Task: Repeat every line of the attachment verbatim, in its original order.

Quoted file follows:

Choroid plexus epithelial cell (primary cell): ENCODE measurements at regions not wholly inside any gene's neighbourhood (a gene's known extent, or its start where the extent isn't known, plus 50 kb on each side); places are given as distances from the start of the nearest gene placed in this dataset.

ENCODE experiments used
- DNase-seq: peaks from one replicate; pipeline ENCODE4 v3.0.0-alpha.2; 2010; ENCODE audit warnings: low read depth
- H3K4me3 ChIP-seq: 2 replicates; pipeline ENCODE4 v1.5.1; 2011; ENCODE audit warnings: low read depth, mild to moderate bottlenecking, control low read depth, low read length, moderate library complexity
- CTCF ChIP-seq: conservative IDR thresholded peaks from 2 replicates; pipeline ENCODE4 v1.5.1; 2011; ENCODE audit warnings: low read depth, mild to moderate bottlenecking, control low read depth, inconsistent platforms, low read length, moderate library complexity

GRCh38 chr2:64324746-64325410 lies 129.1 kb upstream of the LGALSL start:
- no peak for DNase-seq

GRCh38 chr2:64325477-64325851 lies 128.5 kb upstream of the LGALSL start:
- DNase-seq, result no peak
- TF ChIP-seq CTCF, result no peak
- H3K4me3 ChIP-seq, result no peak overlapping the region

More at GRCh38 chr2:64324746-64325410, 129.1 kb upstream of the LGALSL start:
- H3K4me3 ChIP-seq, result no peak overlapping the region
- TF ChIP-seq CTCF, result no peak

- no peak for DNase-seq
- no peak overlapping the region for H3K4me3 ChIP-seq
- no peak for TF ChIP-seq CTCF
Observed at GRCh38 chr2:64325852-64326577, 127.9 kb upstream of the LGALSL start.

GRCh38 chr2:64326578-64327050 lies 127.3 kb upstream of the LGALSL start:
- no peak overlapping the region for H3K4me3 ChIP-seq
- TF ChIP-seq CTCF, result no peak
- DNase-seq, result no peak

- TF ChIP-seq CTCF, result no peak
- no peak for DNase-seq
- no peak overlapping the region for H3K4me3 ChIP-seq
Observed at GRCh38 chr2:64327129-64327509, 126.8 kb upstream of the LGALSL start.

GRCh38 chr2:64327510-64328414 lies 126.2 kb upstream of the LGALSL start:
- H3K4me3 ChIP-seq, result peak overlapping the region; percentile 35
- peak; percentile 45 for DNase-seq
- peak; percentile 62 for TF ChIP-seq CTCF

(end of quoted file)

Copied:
Choroid plexus epithelial cell (primary cell): ENCODE measurements at regions not wholly inside any gene's neighbourhood (a gene's known extent, or its start where the extent isn't known, plus 50 kb on each side); places are given as distances from the start of the nearest gene placed in this dataset.

ENCODE experiments used
- DNase-seq: peaks from one replicate; pipeline ENCODE4 v3.0.0-alpha.2; 2010; ENCODE audit warnings: low read depth
- H3K4me3 ChIP-seq: 2 replicates; pipeline ENCODE4 v1.5.1; 2011; ENCODE audit warnings: low read depth, mild to moderate bottlenecking, control low read depth, low read length, moderate library complexity
- CTCF ChIP-seq: conservative IDR thresholded peaks from 2 replicates; pipeline ENCODE4 v1.5.1; 2011; ENCODE audit warnings: low read depth, mild to moderate bottlenecking, control low read depth, inconsistent platforms, low read length, moderate library complexity

GRCh38 chr2:64324746-64325410 lies 129.1 kb upstream of the LGALSL start:
- no peak for DNase-seq

GRCh38 chr2:64325477-64325851 lies 128.5 kb upstream of the LGALSL start:
- DNase-seq, result no peak
- TF ChIP-seq CTCF, result no peak
- H3K4me3 ChIP-seq, result no peak overlapping the region

More at GRCh38 chr2:64324746-64325410, 129.1 kb upstream of the LGALSL start:
- H3K4me3 ChIP-seq, result no peak overlapping the region
- TF ChIP-seq CTCF, result no peak

- no peak for DNase-seq
- no peak overlapping the region for H3K4me3 ChIP-seq
- no peak for TF ChIP-seq CTCF
Observed at GRCh38 chr2:64325852-64326577, 127.9 kb upstream of the LGALSL start.

GRCh38 chr2:64326578-64327050 lies 127.3 kb upstream of the LGALSL start:
- no peak overlapping the region for H3K4me3 ChIP-seq
- TF ChIP-seq CTCF, result no peak
- DNase-seq, result no peak

- TF ChIP-seq CTCF, result no peak
- no peak for DNase-seq
- no peak overlapping the region for H3K4me3 ChIP-seq
Observed at GRCh38 chr2:64327129-64327509, 126.8 kb upstream of the LGALSL start.

GRCh38 chr2:64327510-64328414 lies 126.2 kb upstream of the LGALSL start:
- H3K4me3 ChIP-seq, result peak overlapping the region; percentile 35
- peak; percentile 45 for DNase-seq
- peak; percentile 62 for TF ChIP-seq CTCF